Bucholtz (1999) in his own view emphasizes that what is needed in the study of the differences in gender language is a form of analysis which is less focused on the individual woman or man and trends of speech in the society as a whole, but more focused on the way context and individual mutually shape the manner in which the interaction takes place. This study therefore, investigated the differences in gender language use of interlocutors as it relates to context in the selected text – Ama Atta Adio’s Changes and Adichies’ Half of a Yellow Sun.
1.2 Statement of the Problem
Different scholars have recognized and taken interest in the language use and creative prowess of Ama Atta Aidoo’s Changes and Chimamanda’s Half of a Yellow Sun. However, most of the studies available on these literary texts are mostly on theme, creative processes and aesthetics; little attention is given to linguistic studies like socio-pragmatic investigation of the language difference of genders and how it relates to context. This study investigated the different language features of the interlocutors, contexts, speech acts and mood types of male and female characters in the selected texts, hence the question, do women in all contexts truly reflect powerless language as opposed to their male counterparts? The study adopted insights from Wardhaughs’ theory of “difference” in the language differences of genders.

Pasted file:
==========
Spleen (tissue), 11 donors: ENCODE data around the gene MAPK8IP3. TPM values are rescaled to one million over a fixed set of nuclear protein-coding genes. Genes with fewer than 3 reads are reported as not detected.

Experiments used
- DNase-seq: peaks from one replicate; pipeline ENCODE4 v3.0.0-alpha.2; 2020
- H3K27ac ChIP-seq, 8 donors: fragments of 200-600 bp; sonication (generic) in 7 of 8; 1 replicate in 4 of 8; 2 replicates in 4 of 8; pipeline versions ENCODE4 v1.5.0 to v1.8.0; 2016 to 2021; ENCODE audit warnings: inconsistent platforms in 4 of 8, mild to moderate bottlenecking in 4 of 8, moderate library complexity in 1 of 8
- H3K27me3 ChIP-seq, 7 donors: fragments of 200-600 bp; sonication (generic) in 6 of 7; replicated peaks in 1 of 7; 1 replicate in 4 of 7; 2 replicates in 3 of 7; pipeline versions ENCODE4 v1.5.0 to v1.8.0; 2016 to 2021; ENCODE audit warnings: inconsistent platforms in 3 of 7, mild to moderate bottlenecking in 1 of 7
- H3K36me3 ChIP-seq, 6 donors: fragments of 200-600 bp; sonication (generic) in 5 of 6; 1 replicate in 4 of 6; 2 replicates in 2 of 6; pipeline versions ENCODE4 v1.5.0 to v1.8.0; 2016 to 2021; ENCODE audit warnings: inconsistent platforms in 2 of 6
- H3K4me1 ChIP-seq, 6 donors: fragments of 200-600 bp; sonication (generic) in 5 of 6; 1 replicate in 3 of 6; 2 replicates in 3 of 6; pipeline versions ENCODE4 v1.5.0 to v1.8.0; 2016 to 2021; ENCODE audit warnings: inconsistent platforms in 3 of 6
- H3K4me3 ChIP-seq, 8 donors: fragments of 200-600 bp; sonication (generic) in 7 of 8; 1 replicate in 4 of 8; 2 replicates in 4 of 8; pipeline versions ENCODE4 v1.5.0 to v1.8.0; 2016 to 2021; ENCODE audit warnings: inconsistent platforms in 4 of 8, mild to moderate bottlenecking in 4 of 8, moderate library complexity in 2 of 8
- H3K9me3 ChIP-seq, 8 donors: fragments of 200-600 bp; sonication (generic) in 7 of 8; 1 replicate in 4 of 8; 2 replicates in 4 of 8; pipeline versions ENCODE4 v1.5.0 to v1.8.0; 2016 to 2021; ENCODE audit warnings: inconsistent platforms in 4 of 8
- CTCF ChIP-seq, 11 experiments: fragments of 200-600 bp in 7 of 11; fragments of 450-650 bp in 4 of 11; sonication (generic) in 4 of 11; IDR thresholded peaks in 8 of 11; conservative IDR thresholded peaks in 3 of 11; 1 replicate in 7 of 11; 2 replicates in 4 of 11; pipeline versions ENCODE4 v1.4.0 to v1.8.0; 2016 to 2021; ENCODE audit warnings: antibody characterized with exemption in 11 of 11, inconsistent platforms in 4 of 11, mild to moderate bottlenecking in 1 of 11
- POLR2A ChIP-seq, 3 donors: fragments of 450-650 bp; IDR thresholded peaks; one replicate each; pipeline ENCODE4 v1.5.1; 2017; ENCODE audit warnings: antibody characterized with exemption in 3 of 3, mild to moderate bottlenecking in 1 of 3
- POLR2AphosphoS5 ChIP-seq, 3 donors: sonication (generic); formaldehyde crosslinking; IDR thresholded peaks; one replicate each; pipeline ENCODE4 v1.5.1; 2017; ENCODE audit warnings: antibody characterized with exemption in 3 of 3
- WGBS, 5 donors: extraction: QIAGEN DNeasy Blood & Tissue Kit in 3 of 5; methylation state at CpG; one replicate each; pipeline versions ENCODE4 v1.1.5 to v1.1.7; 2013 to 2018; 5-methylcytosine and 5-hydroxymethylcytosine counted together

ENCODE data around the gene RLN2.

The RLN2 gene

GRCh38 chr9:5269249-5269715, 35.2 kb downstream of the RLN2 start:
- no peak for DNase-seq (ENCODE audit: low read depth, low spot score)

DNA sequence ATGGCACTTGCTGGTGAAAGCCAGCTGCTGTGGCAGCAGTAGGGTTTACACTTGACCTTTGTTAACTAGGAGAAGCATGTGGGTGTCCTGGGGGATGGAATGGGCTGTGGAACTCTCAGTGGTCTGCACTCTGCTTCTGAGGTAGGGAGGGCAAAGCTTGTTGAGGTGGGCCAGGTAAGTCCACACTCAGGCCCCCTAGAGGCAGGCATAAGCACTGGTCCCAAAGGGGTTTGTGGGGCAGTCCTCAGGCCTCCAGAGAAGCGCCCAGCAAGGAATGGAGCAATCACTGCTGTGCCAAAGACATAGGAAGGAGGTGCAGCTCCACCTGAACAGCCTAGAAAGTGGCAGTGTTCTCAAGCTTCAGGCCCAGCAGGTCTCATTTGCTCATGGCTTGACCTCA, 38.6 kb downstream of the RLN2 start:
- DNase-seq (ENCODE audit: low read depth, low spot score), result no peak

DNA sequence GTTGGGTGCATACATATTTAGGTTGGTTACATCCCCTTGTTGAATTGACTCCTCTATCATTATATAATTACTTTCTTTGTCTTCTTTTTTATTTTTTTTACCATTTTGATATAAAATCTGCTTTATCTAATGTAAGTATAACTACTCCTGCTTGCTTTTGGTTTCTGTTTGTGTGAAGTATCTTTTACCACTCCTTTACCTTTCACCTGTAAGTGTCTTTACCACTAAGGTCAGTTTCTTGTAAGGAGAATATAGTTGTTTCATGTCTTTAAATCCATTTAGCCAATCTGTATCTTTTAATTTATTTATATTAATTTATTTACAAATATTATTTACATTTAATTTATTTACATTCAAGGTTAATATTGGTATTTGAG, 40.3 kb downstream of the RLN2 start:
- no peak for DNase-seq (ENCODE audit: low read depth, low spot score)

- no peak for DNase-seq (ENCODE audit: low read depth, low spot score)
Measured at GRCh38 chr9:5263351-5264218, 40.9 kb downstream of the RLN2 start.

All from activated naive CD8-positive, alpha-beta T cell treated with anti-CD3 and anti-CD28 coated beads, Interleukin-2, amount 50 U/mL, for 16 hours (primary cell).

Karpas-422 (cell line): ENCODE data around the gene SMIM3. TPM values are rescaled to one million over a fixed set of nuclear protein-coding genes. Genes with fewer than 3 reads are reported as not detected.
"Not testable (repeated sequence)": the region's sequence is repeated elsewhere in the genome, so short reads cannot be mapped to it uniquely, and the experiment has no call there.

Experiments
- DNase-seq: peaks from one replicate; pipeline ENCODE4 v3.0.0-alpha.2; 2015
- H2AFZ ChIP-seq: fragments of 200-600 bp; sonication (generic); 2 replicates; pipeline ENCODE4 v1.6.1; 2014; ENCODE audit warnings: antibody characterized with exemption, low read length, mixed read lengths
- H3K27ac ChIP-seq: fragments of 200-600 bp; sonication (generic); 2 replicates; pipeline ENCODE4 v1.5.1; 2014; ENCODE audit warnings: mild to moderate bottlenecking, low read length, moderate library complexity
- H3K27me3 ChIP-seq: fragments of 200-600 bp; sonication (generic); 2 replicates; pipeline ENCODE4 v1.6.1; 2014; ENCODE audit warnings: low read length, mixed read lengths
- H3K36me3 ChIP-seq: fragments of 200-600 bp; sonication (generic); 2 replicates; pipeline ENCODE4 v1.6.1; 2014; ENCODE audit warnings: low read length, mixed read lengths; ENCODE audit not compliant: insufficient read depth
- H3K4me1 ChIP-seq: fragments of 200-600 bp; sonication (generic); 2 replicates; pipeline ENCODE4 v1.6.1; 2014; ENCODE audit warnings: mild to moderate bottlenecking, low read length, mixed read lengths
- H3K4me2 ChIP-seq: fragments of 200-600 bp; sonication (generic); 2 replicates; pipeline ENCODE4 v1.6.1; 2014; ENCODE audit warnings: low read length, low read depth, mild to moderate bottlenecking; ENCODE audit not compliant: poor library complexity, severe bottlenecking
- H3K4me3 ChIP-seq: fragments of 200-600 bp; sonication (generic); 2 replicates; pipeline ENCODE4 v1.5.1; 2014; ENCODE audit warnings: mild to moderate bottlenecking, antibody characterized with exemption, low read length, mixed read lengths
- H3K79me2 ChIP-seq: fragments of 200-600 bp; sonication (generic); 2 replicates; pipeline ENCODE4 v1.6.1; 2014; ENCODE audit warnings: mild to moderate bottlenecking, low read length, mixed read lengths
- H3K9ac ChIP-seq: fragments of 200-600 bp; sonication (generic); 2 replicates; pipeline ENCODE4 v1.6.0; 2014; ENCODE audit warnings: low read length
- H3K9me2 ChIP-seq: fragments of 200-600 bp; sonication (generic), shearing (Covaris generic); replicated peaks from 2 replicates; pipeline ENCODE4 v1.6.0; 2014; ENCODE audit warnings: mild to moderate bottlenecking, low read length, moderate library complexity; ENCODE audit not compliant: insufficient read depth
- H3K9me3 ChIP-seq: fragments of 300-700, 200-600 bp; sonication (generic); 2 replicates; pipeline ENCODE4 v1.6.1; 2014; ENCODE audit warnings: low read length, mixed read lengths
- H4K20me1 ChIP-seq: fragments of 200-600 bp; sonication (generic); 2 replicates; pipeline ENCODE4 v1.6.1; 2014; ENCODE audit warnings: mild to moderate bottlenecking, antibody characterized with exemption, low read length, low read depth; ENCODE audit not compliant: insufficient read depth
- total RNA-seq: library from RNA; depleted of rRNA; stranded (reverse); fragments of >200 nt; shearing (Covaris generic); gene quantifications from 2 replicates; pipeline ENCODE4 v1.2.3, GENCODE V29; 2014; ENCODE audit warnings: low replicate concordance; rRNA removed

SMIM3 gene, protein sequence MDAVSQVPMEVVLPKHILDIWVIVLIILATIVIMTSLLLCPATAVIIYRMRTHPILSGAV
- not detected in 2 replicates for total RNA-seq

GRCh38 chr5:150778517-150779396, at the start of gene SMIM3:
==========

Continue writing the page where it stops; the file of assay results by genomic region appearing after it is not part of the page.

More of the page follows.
1.3 Objectives of the Study
The main objectives of this study is to investigate the gender language differences in Changes by Ama Atta Adio and Half of a Yellow Sun by Chimamanda N. Adichie. The specific objectives are to:
- examine what context influenced the language use of men and women in Changes by Ama Atta Adio and Half of a Yellow Sun by Chimamanda N. Adichie;
- investigate the predominant gender language features employed by men in Changes by Ama Atta Adio and Half of a Yellow Sun by Chimamanda N. Adichie;